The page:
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WannaCry Ransomware: What You Need to Know

Over the weekend, we witnessed a new global cyberattack known as WannaCry Ransomware. This malicious software has locked thousands of computers in more than 150 countries. The attack has hit more than 300,000 computers so far. In the U.S,  the reported list of victims is very small however, it is still relatively early in this attack. WannaCry is a type of malware that is classified as ransomware. It encrypts essential files on your Windows device and requires that you pay a $300 ransom to unlock those files. This WannaCry ransomware primarily focuses on organizational or business networks by leveraging a flaw within the way organizations’ networks allow devices to talk to each other.  It is not meant to attack consumers or go after personal data.

Here are some steps your organization needs to take to help stop the spread of ransomware:

  • Keep your security software updated. If you are using a cloud version, your updates are automatic. If you are not, make sure you are running the latest version of the software. As new variants of software arise, security software makes adjustments to keep you protected but only if you have the latest version.
  • Apply any Microsoft Windows security patches that Microsoft has sent you. If you are using an older version of Microsoft’s operating systems, such as Windows XP or Windows 8, check to see if any emergency patches are available to you.
  • Do not click on anything that seems suspicious. This malware was distributed by phishing emails. You should only click on emails that you are sure came from a trusted source and look like a legit email.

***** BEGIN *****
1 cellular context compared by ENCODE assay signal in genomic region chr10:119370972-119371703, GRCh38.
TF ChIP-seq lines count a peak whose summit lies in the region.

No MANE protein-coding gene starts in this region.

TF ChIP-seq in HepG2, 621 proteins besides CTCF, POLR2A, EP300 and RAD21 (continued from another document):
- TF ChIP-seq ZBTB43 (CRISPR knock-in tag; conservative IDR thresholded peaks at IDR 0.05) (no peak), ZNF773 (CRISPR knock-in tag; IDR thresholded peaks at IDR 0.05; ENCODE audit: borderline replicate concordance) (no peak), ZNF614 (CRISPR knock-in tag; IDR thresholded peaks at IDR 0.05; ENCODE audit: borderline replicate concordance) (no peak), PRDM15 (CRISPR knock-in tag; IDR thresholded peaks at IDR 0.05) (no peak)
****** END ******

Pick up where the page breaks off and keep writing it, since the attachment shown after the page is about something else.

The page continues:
• Backup all your devices, including pcs, tablets, and any other devices connected to your network. If you use a OneDrive, be sure that you have a backup solution for that as well. Regularly backing up your devices helps you recover your information should your computer become infected with ransomware.

What separates WannaCry Ransomware from other attacks we’ve seen is that the tactic itself has been used before and it pretty common for a ransomware strand, exploiting a flaw in several versions of Microsoft’s Windows operating system that was well-known and well-publicized. A patch Microsoft issued in March to fix the issue could have taken businesses and organizations just a day or two to test and install. It has also been reported that many Cybersecurity Specialist warned of this attack in the weeks leading up, but many organizations and security solution providers didn’t take the steps to protect themselves and their clients.

Bottom line, this attack could have been prevented if organizations ensured they were running the most current version of security software and if they ensured that they had no gaps in their security coverage. You can’t control the risks users expose you to, but you can control the protection you are willing to offer your organization. You should ensure that you are working with a IT Consultant that specializes is security solutions, as well as offers cloud delivery. Why risk gaps in coverage because your software upgrade was a day or 2 behind. Cloud ensures the most recent, available version is automatically delivered to your organization. 2W Tech has IT Consultants on staff that specialize in security solutions. 2W also offers total security protection solutions, everything from our Failover device, OneDrive protection, all the way to a full solution that covers all areas of your network and data. Call us today and ensure you never go unprotected again.

Read More:

Three Phases of Ransomware

Why You Need a Cloud Strategy

Best Practices in Disaster Recovery Whitepaper

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